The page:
It’s time for leaders to address ‘the Big C’ in Iowa

Randy Evans.

No problem is so big that we can’t run from it — or at least avoid thinking about it. That’s human nature.

There are many concerns that should command our attention but do not. Too often, we hope or assume a serious problem will go away or will spare us.

In the aftermath of the Covid pandemic, too many of us discount whatever the scientists tell us — as if the anonymous pundit on social media knows more than the people who have devoted their lives to studying a particular problem.

But there is something else I have come to realize, unfortunately. Government leaders in Iowa have shown little interest in understanding “the Big C” — the widespread presence of cancer in Iowa.

Fighting cancer should not be a partisan issue. But in Iowa, it certainly appears to be. Perhaps that is because of anxiety that cancer’s devastating toll may be tied to agriculture, especially to the herbicides, pesticides, fertilizers and nitrates that are common today.

Consider two national rankings our state should not celebrate:

Iowa has the fastest-growing rate of new cancer cases in the United States, according to the Iowa Cancer Registry, a research initiative at the University of Iowa. And Iowa’s overall cancer rate is second only to Kentucky’s among the 50 states.

The statistics translate into 21,000 Iowans being diagnosed with new cases of cancer this year, the researchers reported recently, and 6,100 of our friends, neighbors and relatives dying from the disease.

Experts are not ready to point their finger at one reason to blame for these worrisome rankings.

The recent Iowa Cancer Registry report took note the state has the highest rate of binge alcohol drinking in the Midwest. Twenty-two percent of Iowa residents report having engaged in binge drinking, which is defined as consuming five or more drinks on one occasion for men and four or more drinks for women. Iowa’s binge-drinking rate exceeds the national rate of 17%.

But others who study cancer rates believe another potential link to the cancer numbers — farm chemicals — is being overlooked or downplayed.

James Merchant, the former dean of the University of Iowa College of Public Health, recently told The New Lede, an online news site, “Is alcohol responsible for the increase in cancer incidence here since 2014? I personally doubt that.”

Iowa’s per-capita consumption of alcohol ranks 24th nationally, and the U.S. Centers for Disease Control and Prevention has noted Iowans do not appear to be drinking more heavily now than they did years ago.

Merchant, a retired professor of occupational and environmental health, told The New Lede, “What needs to be looked at are things that are probable or possible carcinogens that have increased beginning in about 1990, because of the well-recognized latency of environmental cancers. Those carcinogens associated with industrial agriculture are the ones that really need to be looked at very closely.”

Dr. Richard Deming, a well-known Des Moines oncologist, told an audience in Cedar Rapids last fall, “If you did an aerial map of Iowa, we are — river to river, and north to south — a bath of ag chemicals: herbicides, pesticides, fertilizers, nitrates.”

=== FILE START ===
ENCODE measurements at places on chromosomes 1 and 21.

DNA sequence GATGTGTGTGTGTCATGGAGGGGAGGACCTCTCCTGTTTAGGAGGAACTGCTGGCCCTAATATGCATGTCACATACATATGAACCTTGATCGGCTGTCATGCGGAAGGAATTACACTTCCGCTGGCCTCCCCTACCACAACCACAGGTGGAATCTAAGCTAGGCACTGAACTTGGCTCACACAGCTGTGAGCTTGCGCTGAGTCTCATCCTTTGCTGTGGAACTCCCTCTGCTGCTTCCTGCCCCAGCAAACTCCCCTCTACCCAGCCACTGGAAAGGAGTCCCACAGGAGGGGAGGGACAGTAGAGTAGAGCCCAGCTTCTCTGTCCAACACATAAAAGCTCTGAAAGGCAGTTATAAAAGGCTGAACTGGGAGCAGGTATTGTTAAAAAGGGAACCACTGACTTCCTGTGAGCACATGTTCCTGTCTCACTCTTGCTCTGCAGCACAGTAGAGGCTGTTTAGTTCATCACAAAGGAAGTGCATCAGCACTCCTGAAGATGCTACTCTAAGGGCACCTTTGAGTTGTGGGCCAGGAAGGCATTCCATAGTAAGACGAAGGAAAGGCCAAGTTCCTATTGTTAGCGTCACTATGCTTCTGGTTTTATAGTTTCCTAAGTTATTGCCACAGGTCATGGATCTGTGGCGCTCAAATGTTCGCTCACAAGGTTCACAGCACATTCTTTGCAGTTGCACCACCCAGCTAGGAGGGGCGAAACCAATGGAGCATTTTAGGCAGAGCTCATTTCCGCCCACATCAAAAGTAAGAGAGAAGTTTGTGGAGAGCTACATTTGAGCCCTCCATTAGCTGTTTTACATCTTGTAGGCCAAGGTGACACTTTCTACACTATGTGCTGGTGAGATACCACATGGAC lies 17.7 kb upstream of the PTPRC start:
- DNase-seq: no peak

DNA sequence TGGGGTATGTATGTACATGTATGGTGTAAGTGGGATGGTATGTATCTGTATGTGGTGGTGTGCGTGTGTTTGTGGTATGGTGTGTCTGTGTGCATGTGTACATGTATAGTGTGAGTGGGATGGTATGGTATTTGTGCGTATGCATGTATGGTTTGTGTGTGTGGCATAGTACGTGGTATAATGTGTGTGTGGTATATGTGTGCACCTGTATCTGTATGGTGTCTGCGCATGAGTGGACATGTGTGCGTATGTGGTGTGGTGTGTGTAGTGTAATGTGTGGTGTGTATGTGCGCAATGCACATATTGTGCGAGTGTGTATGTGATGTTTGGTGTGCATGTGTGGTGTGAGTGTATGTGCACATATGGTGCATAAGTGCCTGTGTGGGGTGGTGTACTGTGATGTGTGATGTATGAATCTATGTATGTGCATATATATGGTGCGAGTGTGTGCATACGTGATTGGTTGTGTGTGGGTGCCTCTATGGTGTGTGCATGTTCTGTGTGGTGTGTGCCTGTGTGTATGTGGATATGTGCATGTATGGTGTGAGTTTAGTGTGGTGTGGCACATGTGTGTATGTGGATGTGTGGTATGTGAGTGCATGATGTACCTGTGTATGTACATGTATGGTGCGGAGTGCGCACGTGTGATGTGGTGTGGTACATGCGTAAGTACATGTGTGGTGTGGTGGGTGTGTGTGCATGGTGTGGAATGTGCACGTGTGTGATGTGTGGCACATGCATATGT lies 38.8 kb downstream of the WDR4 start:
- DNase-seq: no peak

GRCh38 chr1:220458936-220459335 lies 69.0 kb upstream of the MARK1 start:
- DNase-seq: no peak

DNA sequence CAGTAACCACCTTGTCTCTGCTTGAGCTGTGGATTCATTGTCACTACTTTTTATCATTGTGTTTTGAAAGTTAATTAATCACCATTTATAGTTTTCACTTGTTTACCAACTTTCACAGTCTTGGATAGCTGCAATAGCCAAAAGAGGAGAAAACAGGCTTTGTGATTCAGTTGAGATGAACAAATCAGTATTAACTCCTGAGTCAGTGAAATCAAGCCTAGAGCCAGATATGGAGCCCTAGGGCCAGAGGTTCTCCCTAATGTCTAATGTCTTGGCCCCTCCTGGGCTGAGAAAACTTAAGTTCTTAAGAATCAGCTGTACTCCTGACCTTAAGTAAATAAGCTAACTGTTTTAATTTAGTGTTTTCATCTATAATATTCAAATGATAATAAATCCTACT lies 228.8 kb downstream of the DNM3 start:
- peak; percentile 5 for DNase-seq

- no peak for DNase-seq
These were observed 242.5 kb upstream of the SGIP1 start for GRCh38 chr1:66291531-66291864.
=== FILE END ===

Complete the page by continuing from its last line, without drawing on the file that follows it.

He added: “We’re not yet at the point where we can say what every single chemical that ultimately gets into our water supply or onto our skin causes, but when you look at the amount of ag chemicals Iowans are exposed to compared to other states, I suspect that we’ll find that might also be one of the contributing factors.”

The Cedar Rapids Gazette is publishing a series of articles that delve into Iowa’s high cancer rates and the potential causes and solutions. Maps with the articles show the distribution of various types of cancer across the state. They are eye-opening and should motivate Iowans to demand their state government, especially the Legislature, do more to understand these case numbers and better protect Iowans.

David Cwiertny, director of the UI Center for Health Effects of Environmental Contamination, told the Gazette, “At some point, we need to move from just talking about it and wanting to study it, to saying, ‘OK, we’ve probably got enough evidence that we’re uniquely vulnerable, and we should do something about it.’ “

He told The New Lede, “We shouldn’t be so foolish as to think that the unrivaled scale of production doesn’t come with very unique consequences or challenges for our state.”

No one expects UI researchers to find cures for cancer. But lawmakers could provide money for inexpensive water filters that can remove nitrates and other chemicals from drinking water in rural homes where people have no option but to rely on private wells.

Lawmakers could toughen penalties for fouling Iowa’s water supplies with manure and chemicals. Yes, agriculture is important in Iowa, but the health and safety of Iowans is important, too.

State Sen. Janice Weiner, an Iowa City Democrat, told The New Lede, “We have a serious problem in Iowa. We owe it to Iowans not to whitewash anything — but to approach it scientifically and get to the bottom of this, wherever research and clinical tests lead us.”

Randy Evans is the executive director of the Iowa Freedom of Information Council, a 43-year-old nonprofit education and advocacy organization that works for improved government transparency and citizen accountability. He can be reached at IowaFOICouncil@gmail.com.